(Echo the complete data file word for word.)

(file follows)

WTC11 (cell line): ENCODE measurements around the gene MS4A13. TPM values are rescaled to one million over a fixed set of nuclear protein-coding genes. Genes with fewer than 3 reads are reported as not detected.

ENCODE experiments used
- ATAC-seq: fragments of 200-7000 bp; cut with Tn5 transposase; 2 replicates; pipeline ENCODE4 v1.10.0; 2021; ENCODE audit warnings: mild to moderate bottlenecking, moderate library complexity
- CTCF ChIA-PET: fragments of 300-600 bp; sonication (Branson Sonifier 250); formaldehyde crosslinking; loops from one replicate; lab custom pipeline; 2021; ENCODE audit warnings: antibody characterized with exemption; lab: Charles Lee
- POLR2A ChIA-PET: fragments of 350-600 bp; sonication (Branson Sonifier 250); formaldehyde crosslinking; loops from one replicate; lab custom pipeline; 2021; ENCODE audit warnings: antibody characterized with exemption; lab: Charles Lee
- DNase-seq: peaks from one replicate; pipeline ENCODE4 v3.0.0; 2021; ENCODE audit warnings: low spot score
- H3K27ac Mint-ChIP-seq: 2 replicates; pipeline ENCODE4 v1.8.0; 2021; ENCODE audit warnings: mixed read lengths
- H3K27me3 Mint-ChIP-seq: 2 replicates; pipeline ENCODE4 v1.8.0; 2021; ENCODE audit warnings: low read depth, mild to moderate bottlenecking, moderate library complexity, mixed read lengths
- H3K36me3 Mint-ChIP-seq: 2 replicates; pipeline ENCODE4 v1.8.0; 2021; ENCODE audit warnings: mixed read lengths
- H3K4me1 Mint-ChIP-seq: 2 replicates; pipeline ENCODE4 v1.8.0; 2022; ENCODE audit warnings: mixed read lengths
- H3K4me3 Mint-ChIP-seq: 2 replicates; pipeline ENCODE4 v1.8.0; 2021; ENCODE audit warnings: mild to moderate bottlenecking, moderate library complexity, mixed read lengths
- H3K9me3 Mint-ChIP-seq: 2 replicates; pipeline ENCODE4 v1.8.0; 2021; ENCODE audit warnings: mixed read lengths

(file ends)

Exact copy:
WTC11 (cell line): ENCODE measurements around the gene MS4A13. TPM values are rescaled to one million over a fixed set of nuclear protein-coding genes. Genes with fewer than 3 reads are reported as not detected.

ENCODE experiments used
- ATAC-seq: fragments of 200-7000 bp; cut with Tn5 transposase; 2 replicates; pipeline ENCODE4 v1.10.0; 2021; ENCODE audit warnings: mild to moderate bottlenecking, moderate library complexity
- CTCF ChIA-PET: fragments of 300-600 bp; sonication (Branson Sonifier 250); formaldehyde crosslinking; loops from one replicate; lab custom pipeline; 2021; ENCODE audit warnings: antibody characterized with exemption; lab: Charles Lee
- POLR2A ChIA-PET: fragments of 350-600 bp; sonication (Branson Sonifier 250); formaldehyde crosslinking; loops from one replicate; lab custom pipeline; 2021; ENCODE audit warnings: antibody characterized with exemption; lab: Charles Lee
- DNase-seq: peaks from one replicate; pipeline ENCODE4 v3.0.0; 2021; ENCODE audit warnings: low spot score
- H3K27ac Mint-ChIP-seq: 2 replicates; pipeline ENCODE4 v1.8.0; 2021; ENCODE audit warnings: mixed read lengths
- H3K27me3 Mint-ChIP-seq: 2 replicates; pipeline ENCODE4 v1.8.0; 2021; ENCODE audit warnings: low read depth, mild to moderate bottlenecking, moderate library complexity, mixed read lengths
- H3K36me3 Mint-ChIP-seq: 2 replicates; pipeline ENCODE4 v1.8.0; 2021; ENCODE audit warnings: mixed read lengths
- H3K4me1 Mint-ChIP-seq: 2 replicates; pipeline ENCODE4 v1.8.0; 2022; ENCODE audit warnings: mixed read lengths
- H3K4me3 Mint-ChIP-seq: 2 replicates; pipeline ENCODE4 v1.8.0; 2021; ENCODE audit warnings: mild to moderate bottlenecking, moderate library complexity, mixed read lengths
- H3K9me3 Mint-ChIP-seq: 2 replicates; pipeline ENCODE4 v1.8.0; 2021; ENCODE audit warnings: mixed read lengths